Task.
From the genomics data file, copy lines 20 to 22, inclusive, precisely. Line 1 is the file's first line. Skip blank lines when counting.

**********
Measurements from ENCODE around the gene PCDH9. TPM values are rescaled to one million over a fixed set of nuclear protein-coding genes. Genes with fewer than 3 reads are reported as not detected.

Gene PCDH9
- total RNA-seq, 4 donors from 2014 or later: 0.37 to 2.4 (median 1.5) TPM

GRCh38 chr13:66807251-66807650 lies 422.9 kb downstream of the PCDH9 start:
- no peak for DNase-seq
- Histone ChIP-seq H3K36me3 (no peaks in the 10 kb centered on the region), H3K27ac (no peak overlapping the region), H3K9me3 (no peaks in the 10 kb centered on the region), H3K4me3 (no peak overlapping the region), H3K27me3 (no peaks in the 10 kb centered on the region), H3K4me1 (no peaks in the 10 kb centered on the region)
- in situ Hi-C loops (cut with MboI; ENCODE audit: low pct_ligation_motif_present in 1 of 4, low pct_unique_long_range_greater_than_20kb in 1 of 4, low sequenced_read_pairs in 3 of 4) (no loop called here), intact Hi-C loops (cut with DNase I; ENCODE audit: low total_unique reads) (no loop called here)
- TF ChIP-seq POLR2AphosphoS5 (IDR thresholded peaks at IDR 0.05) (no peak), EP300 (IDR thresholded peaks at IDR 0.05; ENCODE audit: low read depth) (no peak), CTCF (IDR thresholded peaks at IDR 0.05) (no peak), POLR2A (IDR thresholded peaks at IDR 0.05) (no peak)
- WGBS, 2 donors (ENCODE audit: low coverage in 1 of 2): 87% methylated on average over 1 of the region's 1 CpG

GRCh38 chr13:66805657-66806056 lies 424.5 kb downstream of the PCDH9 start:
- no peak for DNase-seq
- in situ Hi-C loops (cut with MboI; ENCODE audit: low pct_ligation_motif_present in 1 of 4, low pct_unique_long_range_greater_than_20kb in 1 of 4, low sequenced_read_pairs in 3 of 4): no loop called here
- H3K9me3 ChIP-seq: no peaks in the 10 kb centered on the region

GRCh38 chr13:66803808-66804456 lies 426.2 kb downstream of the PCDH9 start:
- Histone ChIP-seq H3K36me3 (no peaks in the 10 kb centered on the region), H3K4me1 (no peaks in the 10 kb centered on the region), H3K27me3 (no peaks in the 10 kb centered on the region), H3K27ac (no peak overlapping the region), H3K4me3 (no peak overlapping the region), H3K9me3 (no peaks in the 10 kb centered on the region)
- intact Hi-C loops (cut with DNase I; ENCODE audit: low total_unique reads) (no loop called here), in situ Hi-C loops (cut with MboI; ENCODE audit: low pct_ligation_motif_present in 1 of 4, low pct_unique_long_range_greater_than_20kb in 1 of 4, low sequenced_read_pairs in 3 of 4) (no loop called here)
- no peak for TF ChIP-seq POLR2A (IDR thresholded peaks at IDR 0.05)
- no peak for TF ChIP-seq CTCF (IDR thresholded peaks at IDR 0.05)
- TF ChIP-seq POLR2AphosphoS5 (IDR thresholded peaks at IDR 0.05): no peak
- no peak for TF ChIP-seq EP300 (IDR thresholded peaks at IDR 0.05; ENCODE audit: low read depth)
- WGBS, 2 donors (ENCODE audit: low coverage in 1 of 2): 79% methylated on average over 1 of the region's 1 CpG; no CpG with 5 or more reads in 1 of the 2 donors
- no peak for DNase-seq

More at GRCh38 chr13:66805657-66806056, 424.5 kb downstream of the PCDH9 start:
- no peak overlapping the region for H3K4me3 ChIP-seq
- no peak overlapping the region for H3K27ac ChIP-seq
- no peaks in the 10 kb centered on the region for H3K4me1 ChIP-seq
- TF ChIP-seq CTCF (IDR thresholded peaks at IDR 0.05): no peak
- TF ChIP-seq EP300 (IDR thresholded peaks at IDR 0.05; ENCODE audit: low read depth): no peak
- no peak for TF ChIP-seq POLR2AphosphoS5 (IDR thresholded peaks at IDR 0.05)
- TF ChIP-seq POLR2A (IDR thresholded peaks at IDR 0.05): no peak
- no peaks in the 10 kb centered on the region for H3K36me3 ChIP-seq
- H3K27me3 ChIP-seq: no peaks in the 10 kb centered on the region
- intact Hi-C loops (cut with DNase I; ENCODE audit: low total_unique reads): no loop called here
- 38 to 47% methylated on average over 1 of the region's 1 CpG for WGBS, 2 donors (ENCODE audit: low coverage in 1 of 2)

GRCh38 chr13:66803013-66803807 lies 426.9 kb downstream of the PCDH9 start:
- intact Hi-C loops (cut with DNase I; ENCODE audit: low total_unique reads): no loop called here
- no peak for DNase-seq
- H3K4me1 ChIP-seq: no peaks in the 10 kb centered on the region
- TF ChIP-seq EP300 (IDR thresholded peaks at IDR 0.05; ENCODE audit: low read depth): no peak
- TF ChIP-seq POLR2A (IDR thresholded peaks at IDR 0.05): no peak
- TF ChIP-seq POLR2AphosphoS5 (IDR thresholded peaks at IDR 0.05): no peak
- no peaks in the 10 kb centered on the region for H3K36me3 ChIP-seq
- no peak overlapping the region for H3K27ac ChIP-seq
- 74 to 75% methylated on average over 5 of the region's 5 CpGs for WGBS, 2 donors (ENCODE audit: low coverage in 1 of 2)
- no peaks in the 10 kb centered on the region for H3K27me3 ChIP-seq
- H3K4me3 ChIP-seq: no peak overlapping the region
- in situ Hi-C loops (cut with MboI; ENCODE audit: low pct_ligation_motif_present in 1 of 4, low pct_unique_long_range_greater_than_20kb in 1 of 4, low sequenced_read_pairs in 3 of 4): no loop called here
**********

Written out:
- no peak for TF ChIP-seq EP300 (IDR thresholded peaks at IDR 0.05; ENCODE audit: low read depth)
- WGBS, 2 donors (ENCODE audit: low coverage in 1 of 2): 79% methylated on average over 1 of the region's 1 CpG; no CpG with 5 or more reads in 1 of the 2 donors
- no peak for DNase-seq